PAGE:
Saturday, July 28, 2018

Exactly A Quarter Of A Century Later...Part Two.

A few months later, art director Louise sent me an email containing one line:

"I'm enclosing a brief that I think will make you very happy."

She wasn't wrong.

Finally the opportunity to illustrate the cover of this book that had been such a part of my DNA since the age of 11 was here, and I was excited. A special 200th Anniversary Edition of Wuthering Heights in hardback, to mark two hundred years since Emily Brontë's birth, was indeed a brief that made me very happy.

I expected to feel intimidated and a bit daunted by the responsibility, as I had with To Kill A Mockingbird and Go Set A Watchman, but in fact, I just remember feeling calm and mega-keen. I didn't have long to do it - I prescribe a sharp deadline to cure all procrastination ills - and all of the material was still there, stuffed away inside my head, after all; I just needed to draw on it.

Rather than plough through the piles of work I'd done for my degree, when I produced a stage version of WH set in the modern day, I decided to approach it afresh, as the reader I am now, and at the age I am now. There were to be no clichés on MY watch - no wailing Heathcliff, no bodices or moody/sexy Catherine. Instead, the landscape to the story - the moors, heather, sky, graveyard, stone buildings and the flora and fauna, not to mention the weather - is really the most important character in it, since it dictates and controls the livelihoods, personalities and actions of everyone living in it, so I let that be my guide.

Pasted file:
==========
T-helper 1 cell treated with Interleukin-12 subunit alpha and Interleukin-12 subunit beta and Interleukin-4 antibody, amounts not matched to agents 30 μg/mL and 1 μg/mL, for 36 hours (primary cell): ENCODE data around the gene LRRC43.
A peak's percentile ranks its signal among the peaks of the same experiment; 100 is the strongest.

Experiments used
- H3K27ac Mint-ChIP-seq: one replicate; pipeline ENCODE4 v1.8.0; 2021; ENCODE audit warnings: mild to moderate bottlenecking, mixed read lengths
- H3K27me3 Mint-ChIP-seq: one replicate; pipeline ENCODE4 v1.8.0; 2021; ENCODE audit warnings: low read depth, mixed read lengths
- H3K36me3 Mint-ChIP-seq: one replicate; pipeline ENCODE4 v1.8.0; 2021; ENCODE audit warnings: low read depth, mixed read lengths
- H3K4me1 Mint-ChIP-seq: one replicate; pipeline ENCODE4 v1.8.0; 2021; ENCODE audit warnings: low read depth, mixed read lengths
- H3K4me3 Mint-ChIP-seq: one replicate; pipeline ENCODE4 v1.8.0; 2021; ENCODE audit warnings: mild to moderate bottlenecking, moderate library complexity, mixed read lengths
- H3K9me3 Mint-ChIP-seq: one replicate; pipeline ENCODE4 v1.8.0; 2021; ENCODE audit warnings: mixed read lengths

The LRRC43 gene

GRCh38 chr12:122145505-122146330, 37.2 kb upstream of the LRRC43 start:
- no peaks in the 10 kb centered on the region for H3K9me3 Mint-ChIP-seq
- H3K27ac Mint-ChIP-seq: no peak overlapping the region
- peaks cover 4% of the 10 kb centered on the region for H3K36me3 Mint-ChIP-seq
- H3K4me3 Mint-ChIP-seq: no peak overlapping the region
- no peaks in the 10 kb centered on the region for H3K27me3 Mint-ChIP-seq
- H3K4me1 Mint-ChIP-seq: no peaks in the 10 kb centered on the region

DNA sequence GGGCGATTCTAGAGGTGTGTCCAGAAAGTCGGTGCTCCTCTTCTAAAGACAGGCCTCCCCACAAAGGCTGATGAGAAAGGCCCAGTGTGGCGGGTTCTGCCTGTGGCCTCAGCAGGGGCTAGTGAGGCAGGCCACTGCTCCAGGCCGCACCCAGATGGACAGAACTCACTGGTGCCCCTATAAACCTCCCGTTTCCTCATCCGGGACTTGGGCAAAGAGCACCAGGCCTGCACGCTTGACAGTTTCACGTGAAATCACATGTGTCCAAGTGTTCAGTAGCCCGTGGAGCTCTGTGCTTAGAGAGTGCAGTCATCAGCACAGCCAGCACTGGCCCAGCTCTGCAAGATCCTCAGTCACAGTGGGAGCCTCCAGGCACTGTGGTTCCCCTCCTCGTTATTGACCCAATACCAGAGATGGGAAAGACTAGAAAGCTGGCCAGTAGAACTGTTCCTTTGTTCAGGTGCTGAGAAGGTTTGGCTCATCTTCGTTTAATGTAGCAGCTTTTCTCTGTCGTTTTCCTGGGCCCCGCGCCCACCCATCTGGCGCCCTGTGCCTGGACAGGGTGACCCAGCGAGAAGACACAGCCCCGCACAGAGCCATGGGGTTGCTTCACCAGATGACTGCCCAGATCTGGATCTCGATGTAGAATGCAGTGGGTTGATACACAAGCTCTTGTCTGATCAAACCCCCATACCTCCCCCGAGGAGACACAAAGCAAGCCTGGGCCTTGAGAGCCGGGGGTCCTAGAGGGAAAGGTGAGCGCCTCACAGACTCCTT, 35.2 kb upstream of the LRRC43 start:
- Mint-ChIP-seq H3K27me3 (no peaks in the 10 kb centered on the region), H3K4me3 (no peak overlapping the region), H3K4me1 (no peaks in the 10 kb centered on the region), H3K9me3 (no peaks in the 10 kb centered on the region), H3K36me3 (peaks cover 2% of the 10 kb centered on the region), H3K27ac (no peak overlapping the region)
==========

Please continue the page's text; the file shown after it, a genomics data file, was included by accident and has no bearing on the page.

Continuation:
And after all - every fan of this book has his or her 'own' Catherine and Heathcliff, so it was not for me to try to portray these people, who are different every time.

So actually, in an opposing path to the one taken in the creation of 'Ill Will' (in the last blog), one of the very first ideas I put together ended up being the final, pretty much un-messed with.

There were developments along the way, which looked like this - the first two inspired by cooooooooold snowy Japanese landscapes, together with my memories of the Ryuichi Sakamoto's soundtrack to Peter Kosminsky's 1992 version:

(OK, I thought maybe I might let myself explore a ghost or two.)

I thought the house needed to be in the picture, and this house is very much based on the shape of Top Withens - which is not the 'real' WH as there is no 'real' one, but its location was correct.

I confess to loving the lettering on this one, and praying that they'd go for it.

One of the very first ideas was this one, using strips of hand-inked work representing the different textures found on the moors - heather, grass, gorse, stone, threatening sky, clouds, gravestones, the moon. I'd have been extremely happy if they'd gone for this one, too - especially with that bold lettering!

In the end, it was the movement and colour of this one-take piece, combined with a little paper collage, that was the winner. The lettering was replaced with a font so that the background became the main focus, and away it went.

I could not believe it was done, and so quickly.

Printed on cotton wrapped around the meatiest of hardbacks, it's an incredibly satisfying book to hold:

And that, dear reader, is how it went.

A bucket list job, completed in just a couple of weeks. What's next, I wonder?

Buy your copy here 

Thank you to Louise at Harpercollins UK for asking me to do this project.

(If you'd asked anyone else, there'd be a curse upon you forever. But you already knew that.)

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